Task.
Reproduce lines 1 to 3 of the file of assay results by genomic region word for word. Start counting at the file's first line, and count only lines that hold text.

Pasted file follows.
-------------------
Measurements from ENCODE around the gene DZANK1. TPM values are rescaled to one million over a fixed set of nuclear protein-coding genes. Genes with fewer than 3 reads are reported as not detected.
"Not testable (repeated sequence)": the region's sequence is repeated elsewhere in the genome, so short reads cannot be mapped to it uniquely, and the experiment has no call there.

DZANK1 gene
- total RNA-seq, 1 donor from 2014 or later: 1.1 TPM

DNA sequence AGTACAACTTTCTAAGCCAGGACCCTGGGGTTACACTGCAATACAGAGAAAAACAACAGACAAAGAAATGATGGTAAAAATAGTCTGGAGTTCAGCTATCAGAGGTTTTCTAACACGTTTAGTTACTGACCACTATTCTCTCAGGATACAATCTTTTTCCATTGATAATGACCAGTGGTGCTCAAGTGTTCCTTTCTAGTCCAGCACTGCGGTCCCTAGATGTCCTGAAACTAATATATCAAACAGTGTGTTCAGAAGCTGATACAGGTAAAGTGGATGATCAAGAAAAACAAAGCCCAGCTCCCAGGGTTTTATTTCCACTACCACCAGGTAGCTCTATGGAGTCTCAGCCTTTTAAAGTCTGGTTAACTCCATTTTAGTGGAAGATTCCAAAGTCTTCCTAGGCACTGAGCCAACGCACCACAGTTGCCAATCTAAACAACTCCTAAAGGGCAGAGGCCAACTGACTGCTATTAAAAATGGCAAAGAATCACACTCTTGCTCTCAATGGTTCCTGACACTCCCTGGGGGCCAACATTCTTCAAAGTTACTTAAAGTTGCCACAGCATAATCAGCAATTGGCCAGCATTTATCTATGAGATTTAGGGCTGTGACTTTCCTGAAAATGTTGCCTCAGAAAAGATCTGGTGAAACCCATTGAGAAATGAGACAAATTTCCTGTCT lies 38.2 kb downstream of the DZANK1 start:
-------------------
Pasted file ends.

Measurements from ENCODE around the gene DZANK1. TPM values are rescaled to one million over a fixed set of nuclear protein-coding genes. Genes with fewer than 3 reads are reported as not detected.
"Not testable (repeated sequence)": the region's sequence is repeated elsewhere in the genome, so short reads cannot be mapped to it uniquely, and the experiment has no call there.

DZANK1 gene